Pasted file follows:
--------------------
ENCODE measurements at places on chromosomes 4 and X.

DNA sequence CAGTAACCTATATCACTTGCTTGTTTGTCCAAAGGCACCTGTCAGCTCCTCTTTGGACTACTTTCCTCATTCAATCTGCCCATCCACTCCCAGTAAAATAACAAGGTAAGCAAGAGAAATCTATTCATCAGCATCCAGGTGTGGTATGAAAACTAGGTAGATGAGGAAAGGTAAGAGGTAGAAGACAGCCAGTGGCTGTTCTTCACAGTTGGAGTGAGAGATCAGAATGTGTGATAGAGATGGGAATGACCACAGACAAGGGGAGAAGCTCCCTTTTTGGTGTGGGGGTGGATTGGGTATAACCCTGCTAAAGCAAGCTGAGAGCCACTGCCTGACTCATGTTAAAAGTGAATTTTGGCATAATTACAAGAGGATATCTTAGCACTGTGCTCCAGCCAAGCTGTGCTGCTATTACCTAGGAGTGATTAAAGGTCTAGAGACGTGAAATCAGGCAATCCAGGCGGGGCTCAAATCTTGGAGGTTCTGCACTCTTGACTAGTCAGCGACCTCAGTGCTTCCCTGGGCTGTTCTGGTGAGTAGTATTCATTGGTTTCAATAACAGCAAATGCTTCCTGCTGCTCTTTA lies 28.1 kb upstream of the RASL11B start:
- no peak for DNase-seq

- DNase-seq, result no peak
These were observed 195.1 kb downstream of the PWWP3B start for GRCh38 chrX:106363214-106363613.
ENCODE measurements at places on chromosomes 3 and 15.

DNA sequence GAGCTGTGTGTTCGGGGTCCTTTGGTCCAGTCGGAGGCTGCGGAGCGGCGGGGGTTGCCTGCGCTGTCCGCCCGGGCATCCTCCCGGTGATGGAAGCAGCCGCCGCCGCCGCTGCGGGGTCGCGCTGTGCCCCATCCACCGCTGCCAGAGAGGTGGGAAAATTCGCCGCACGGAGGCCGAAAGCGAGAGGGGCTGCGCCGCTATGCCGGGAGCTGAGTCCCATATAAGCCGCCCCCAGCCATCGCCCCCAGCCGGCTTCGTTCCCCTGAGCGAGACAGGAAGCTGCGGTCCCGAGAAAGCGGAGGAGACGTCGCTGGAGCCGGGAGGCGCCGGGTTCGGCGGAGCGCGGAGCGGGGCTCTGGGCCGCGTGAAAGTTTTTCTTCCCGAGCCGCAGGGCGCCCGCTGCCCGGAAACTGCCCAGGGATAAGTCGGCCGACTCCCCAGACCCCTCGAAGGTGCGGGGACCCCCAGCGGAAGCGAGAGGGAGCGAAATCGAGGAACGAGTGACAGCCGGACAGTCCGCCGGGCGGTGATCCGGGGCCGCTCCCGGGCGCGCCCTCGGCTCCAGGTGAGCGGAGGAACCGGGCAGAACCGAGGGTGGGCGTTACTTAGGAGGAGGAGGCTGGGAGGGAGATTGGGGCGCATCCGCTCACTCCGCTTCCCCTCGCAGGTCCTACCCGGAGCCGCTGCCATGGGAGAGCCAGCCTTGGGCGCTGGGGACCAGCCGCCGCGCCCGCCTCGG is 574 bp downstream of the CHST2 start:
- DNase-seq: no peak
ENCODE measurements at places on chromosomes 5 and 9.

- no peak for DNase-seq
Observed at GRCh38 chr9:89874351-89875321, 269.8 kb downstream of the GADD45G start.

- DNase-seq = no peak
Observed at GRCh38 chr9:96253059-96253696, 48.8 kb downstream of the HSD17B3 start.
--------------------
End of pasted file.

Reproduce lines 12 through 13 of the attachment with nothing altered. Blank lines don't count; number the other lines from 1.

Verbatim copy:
- DNase-seq = no peak
Observed at GRCh38 chr9:96253059-96253696, 48.8 kb downstream of the HSD17B3 start.